RTC Conference Primers: #17 – Big West ConferencePosted by Brian Goodman on October 19th, 2010
Ryan ZumMallen is the RTC Correspondent for the Big West Conference.
- UC Santa Barbara (13-3)
- Long Beach State (12-4)
- UC Davis (11-5)
- Cal Poly (9-7)
- Pacific (9-7)
- UC Irvine (8-8)
- Cal State Fullerton (5-11)
- UC Riverside (3-13)
- Cal State Northridge (2-14)
- Casper Ware (G) – Long Beach State
- Orlando Johnson (G) – UC Santa Barbara
- James Nunally (F) – UC Santa Barbara
- T.J. Robinson (F) - Long Beach State
- Eric Wise (C) – UC Irvine
Mark Payne (G) – UC Davis
Kareem Nitoto (G) – UC Riverside
What You Need To Know
The Big West is a conference perennially striving to cross the threshold into the higher tier of mid-major leagues. Only they never do. The Big West has struggled to produce teams that attract any attention with their quality of wins, and hasn’t won an NCAA Tournament game since Pacific did so in 2005. But last year, both Fullerton and Long Beach State defeated UCLA for the first wins against the Bruins in conference history (How did the Big West respond? By scheduling FIVE non-conference games with UCLA this season). This year, the top two squads have a lot of people excited for their chances of making a national splash, especially with marquee games like Long Beach State entering Chapel Hill. But top-to-bottom, it’s not a stacked year for the conference. Still, there is potential and some teams are clearly making a Gonzaga-style push while others are more stagnant.
UC Santa Barbara (NCAA: #12 seed): With all five starters returning from the team that won the conference championship last season, the Gauchos are the clear favorite to rep the Big West come tourney time. Last year’s POY, Orlando Johnson, exceeded sky-high expectations, and the pressure will be on the 6’5 guard to keep it up despite constant double teams.
- Long Beach State – The 49ers return 79% of their scoring from a team that rode a furious late-season rally into last year’s conference championship, only to fall to UCSB. Four stellar juniors – including conference leaders in rebounds and assists – return to face a brutal non-conference schedule. The big question for Long Beach is depth on the bench; it may not be enough to overcome the Gauchos.
- UC Davis – With a likely down year for Pacific and other teams dealing with unexpected departures, a void is left near the top of the conference that the Aggies are poised to snatch. UC Davis would likely have finished better than a three-way tie for third last year if guard Mark Payne hadn’t missed eight games to injury. The 6’8 slasher is a terror on the wing and fellow senior forward Joe Harden remains one of the conference’s most consistent scorers. They’re surrounded by a supporting cast of lethal guards, and if they get bench help, look for this squad to pose a threat for the title.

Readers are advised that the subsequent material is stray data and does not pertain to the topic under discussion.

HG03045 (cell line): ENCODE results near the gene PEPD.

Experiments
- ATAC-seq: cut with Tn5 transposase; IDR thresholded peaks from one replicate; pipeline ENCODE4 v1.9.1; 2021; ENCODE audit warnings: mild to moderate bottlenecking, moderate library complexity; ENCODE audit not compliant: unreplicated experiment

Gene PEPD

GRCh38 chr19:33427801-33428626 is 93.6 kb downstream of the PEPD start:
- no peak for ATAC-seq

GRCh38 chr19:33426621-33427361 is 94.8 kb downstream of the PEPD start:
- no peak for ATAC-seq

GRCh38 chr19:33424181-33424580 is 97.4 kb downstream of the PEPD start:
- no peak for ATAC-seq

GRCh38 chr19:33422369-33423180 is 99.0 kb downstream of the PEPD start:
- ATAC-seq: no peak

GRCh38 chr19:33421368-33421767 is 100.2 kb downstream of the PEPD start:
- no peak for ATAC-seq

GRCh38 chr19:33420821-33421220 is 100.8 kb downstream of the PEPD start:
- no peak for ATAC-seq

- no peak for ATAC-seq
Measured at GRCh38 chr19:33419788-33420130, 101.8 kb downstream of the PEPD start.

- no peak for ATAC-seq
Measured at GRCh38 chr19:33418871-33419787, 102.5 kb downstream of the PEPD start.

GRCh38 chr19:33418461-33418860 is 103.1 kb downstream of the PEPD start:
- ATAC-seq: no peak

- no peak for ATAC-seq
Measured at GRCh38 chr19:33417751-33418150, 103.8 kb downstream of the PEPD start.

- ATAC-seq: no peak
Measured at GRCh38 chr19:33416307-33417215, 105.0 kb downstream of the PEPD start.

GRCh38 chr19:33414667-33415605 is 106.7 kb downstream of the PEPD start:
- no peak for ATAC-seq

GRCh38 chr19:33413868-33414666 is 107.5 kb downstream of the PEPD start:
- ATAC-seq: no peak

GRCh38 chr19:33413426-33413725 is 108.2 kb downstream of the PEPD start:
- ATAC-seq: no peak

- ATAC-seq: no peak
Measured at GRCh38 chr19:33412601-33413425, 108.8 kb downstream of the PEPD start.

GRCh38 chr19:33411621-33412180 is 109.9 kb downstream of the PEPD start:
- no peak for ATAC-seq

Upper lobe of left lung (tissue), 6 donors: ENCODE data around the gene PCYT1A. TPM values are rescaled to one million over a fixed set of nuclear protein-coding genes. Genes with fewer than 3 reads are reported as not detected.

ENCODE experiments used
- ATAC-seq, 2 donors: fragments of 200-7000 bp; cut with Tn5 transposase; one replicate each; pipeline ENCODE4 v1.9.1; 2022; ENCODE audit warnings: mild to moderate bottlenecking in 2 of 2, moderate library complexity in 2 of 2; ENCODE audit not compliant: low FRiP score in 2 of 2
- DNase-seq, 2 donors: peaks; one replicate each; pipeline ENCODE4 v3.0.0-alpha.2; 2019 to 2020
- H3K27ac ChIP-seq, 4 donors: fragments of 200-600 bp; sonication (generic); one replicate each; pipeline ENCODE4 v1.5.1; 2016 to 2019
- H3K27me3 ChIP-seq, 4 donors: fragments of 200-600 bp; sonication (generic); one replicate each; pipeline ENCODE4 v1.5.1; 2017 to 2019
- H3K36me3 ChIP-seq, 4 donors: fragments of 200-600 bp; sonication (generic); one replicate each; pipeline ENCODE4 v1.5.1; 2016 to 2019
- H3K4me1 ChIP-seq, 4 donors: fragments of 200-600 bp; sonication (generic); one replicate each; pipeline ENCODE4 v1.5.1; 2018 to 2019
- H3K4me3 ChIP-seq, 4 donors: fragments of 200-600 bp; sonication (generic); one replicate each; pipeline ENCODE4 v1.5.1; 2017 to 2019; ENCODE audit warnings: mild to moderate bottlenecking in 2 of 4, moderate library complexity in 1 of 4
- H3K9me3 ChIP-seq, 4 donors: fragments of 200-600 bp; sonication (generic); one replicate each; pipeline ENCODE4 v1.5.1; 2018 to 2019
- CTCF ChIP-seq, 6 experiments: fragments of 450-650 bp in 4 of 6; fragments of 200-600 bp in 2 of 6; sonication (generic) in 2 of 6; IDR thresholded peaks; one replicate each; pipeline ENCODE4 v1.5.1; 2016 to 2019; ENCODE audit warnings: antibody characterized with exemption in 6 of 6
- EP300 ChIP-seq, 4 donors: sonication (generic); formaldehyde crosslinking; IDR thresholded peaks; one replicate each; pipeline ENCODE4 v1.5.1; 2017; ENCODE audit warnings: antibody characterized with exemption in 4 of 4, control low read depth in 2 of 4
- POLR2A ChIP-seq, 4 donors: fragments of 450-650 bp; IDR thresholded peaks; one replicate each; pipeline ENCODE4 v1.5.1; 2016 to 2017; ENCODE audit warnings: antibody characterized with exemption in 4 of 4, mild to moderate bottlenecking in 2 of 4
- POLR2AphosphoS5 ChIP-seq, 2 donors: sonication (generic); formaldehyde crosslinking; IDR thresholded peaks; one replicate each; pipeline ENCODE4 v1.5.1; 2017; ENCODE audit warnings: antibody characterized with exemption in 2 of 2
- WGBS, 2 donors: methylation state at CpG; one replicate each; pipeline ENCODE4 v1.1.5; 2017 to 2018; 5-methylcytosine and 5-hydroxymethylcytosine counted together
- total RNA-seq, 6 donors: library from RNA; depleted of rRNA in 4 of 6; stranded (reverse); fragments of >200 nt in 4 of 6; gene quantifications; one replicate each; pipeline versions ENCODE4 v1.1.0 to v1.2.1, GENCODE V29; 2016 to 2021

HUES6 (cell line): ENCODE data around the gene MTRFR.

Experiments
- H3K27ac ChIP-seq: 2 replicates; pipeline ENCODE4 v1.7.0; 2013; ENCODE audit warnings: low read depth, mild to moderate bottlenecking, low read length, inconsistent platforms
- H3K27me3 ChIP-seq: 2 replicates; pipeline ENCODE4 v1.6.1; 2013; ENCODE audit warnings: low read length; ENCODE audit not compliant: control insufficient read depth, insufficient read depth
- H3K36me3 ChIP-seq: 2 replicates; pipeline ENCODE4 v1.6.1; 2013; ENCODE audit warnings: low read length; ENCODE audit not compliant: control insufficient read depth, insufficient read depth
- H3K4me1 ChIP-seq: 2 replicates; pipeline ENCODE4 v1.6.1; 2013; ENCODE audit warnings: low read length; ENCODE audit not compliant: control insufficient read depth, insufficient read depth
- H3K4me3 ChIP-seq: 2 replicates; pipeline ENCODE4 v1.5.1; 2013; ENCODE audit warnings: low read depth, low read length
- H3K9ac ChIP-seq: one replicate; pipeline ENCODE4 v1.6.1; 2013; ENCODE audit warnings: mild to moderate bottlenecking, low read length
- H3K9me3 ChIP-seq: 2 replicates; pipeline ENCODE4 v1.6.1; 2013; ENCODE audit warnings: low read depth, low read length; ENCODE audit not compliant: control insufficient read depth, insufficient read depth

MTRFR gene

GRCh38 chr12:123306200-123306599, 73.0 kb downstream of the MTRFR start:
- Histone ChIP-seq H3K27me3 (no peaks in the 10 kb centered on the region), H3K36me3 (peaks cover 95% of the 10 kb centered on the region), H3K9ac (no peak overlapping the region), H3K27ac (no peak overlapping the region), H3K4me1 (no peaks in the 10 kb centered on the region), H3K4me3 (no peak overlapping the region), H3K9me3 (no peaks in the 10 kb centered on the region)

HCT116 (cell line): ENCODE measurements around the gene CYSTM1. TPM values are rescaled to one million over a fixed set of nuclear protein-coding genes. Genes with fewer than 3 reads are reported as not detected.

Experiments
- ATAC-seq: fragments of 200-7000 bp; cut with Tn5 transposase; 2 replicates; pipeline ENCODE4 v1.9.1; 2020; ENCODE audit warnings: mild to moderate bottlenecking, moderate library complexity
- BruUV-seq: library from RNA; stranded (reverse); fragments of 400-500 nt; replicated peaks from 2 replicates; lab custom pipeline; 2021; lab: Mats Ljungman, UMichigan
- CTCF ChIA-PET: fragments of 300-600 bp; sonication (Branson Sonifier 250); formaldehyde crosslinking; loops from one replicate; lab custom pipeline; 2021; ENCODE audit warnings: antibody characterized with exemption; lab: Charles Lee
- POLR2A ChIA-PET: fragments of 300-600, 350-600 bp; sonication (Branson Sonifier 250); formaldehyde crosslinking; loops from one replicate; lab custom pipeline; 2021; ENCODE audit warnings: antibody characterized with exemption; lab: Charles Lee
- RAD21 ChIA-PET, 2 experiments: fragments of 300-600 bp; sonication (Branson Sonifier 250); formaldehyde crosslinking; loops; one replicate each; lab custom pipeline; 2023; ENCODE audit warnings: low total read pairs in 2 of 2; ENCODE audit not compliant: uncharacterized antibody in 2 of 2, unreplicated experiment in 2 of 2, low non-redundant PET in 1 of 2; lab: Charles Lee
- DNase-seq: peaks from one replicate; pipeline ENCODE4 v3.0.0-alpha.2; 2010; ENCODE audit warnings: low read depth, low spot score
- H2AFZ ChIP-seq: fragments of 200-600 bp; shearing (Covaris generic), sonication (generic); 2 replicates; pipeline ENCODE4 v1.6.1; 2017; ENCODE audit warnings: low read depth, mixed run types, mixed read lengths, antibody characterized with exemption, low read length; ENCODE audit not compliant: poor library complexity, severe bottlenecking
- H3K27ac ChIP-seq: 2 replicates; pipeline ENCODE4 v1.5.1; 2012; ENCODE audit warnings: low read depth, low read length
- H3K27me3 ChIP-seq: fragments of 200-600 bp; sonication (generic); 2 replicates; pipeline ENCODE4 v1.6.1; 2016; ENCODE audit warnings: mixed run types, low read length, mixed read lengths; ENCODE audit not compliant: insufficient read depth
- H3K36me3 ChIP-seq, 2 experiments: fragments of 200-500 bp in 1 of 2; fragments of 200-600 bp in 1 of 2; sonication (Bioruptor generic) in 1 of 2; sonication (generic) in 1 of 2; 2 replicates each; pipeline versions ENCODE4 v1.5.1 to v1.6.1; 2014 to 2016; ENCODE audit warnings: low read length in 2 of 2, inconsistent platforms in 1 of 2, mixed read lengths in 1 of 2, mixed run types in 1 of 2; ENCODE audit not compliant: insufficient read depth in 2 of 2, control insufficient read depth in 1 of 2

Top 5 RPI Boosters
- Nov. 14 – UCSB vs Oregon 9:00pm ET
- Dec. 4 – Pacific at Texas A&M 8:00pm ET
- Dec. 11 – Long Beach State at UNC 7:00pm ET (FS South)
- Dec. 13 – UC Davis at UCLA 10:30pm ET (PRIME)
- Dec. 18 – Long Beach State vs St. Mary’s 2:45pm ET
Key Conference Games
- Dec. 28 – Long Beach State at UC Santa Barbara 11:00 pm ET (ESPNU)
- Jan. 12 – UC Davis at Long Beach State 11:00 pm ET (ESPNU)
- Feb. 3 – Pacific at UC Santa Barbara 11:30 pm ET (ESPNU)
- Feb. 5 – Pacific at Cal Poly 10:00 pm ET
- Feb. 12 – UC Davis at Pacific 10:00 pm ET
The bad teams are bad. Really bad. But looking at the top half of the standings, I see the team that played a more competitive non-conference schedule taking the upper hand. UCSB has games against Oregon, San Diego State and UNLV, but Long Beach State has games against Clemson, Washington, North Carolina and more noteworthy squads (Note: Long Beach tried this strategy last year too and got blown out by Notre Dame, West Virginia, Duke and Texas, and it didn’t seem to do them much good, so you never know). Pacific also plays above themselves at Texas A&M and in the Preseason NIT. I still think Santa Barbara is the best team, but it won’t do them much good in the long run if they continue to be hesitant in their non-conference scheduling.
NCAA Tournament History
The Big West has compiled a 40-52 (.435) record in the NCAA Tournament. Not too bad for a mid-major, right? Think again. The conference is just 6-21 since former member UNLV‘s Final Four run in 1991. To the Big West’s credit, a pair of teams have pulled the reliable #12-over-#5 upset over the last ten years: Pacific over Providence in 2004 and Utah State over Ohio State in 2001. The Aggies almost changed the course of history in 2003 when, as a #15-seed, they lost a three-point nailbiter in the first round to eventual national runner-up Kansas.
In a regional climate that includes USC football, Pac-10 basketball, the Lakers and all of Hollywood, it’s hard for the Big West to gain any attention. We often have to judge the quality of the conference with a lot of weight given to performance outside the conference schedule. There’s just too much local competition and the Big West needs to make a splash to get any play in a hyper-competitive market. But that doesn’t mean that there aren’t fantastic players and hard-fought battles happening every night. This probably won’t be the season that the Big West makes that big leap into national relevance or even reaches the heights that Pacific brought in the mid-2000’s, but it’s one rung in the ladder and it’s going to be plenty of fun watching a lot of talented kids and coaches take to the hardwood every night.